The incidence of a land tax like the English differs somewhat from that of the land tax as part of the general property tax, inasmuch as it stands entirely apart from the system. Still there are some points in common. Both these taxes may be capitalised. That is the taxed property will sell for less than it would bring untaxed by the amount of the capital sum which, if put at interest, would yield the amount of the tax. In the case of the general property tax, which really falls upon well nigh all land of any value whatever, the tax as we have seen falls most heavily upon the producer of agricultural commodities. But the English land tax has been capitalised and was paid for all succeeding owners by the owner at the time of its assessment, since it did not affect all lands and has become a fixed charge upon the property. The same is generally true of all taxes upon land which are in addition to a regular system of taxes a part of which covers the revenue from land.

1 For the rest of this intricate subject the student is referred to the larger treatises.

The same may be said of a special building tax.1

1 See Seligman, p. 117.

Special taxes upon certain forms of fixed capital, especially when they stand beside a general system which is fairly universal, may be capitalised in the same way. The incidence oftaxes on profits is determined by the control which the recipient of profits has over the profits. If the control is so great that he can virtually raise them at will, then he can shift the burden. But, inasmuch as it is generally true, that he is taking all that he can whether he be taxed or not, it is clear that he cannot as a rule shift them. Generally speaking, then, taxes upon profits are not shifted. A tax on successions, also, cannot in any conceivable way be shifted.

Poll or capitation taxes cannot be shifted at all. The only conceivable case in which they might be shifted is when levied upon a wage-earner at the point of starvation. The same is true ofa tax on the lowest wages. The burden would mean higher wages in order for the labourer to live and meet the tax. But when the wage-earner is of a higher class, it is to be presumed that he cannot shift his tax at all, for that presupposes that he can control his wages sufficiently to raise them. If that were the case we may safely assume that he would raise them whether the tax were imposed or not. He cannot therefore shift them at all.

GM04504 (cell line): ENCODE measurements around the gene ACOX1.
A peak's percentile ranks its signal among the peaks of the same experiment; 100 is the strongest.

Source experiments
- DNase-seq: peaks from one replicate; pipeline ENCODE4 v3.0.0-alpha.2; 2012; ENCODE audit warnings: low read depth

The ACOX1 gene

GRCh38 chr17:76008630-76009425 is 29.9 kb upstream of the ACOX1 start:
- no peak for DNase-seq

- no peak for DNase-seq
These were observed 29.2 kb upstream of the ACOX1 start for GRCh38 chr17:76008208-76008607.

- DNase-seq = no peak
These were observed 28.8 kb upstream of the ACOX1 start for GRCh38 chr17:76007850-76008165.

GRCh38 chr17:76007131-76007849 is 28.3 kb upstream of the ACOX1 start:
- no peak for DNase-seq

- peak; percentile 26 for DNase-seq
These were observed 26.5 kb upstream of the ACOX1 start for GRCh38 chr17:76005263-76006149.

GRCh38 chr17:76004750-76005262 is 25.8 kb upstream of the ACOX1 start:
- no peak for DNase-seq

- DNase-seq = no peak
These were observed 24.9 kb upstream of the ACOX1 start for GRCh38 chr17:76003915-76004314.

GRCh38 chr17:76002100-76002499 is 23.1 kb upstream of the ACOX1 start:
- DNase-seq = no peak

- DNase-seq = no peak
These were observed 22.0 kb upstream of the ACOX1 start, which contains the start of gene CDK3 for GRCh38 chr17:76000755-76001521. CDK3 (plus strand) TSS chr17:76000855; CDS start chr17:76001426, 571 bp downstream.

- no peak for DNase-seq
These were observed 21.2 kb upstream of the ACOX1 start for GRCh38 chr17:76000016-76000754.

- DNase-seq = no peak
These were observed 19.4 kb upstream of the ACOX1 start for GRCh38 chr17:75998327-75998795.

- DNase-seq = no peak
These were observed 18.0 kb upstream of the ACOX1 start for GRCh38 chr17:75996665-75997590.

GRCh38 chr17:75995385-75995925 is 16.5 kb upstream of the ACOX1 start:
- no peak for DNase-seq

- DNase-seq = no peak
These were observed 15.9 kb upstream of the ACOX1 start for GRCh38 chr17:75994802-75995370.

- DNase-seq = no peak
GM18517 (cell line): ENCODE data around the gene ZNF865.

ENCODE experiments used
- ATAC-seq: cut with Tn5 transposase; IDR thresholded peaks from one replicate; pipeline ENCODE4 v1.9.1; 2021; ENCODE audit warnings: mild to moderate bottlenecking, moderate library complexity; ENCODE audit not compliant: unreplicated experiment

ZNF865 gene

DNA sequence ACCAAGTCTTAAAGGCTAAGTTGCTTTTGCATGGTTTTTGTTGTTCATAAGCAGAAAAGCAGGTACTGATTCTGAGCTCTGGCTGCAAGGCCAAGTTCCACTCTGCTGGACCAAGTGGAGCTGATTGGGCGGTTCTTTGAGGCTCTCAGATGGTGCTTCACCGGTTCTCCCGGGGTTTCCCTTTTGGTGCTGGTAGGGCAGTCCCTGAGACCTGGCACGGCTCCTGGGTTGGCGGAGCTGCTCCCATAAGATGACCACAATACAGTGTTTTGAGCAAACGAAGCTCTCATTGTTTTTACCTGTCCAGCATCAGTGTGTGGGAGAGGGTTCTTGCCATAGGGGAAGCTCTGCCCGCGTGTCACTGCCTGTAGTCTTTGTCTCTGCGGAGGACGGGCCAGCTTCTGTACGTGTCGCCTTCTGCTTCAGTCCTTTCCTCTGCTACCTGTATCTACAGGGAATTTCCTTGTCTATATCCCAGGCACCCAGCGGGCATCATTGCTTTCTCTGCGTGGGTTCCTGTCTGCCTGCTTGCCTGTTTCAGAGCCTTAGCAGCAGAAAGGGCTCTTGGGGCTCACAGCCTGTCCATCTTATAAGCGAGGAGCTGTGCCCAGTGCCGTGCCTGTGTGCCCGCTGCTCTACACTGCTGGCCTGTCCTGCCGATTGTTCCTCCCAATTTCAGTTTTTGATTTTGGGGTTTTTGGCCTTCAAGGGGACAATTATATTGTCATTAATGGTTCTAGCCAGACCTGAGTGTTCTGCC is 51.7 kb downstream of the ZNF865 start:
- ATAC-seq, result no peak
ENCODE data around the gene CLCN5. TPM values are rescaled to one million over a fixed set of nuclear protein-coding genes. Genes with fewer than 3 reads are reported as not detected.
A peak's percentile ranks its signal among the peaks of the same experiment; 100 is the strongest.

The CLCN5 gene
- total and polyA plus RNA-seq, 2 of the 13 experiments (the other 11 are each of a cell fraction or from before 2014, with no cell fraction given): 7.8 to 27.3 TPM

A tax upon income cannot be shifted if the assessment is general and uniform. But as a matter of fact no such tax is general or uniform, and it will be shifted or not according as it splits up into other taxes upon rent, interest, wages, etc.

In conclusion : the intention of the law-giver as to the incidence of taxation will be fully realised only, (1) when the system is theoretically perfect, and (2) when the execution of the law is perfect. The worst cases of shifting arise when serious gaps are left in the tax system, or when the administration of the system is so lax in parts as to result in a crippling of the whole. Shifting always acts to intensify existing inequalities. The problems of incidence are among the most important of our subject. The law-maker may with the best of intentions work the greatest imaginable injury; and the necessity for a careful study of the probable effects of each new tax cannot be over-estimated.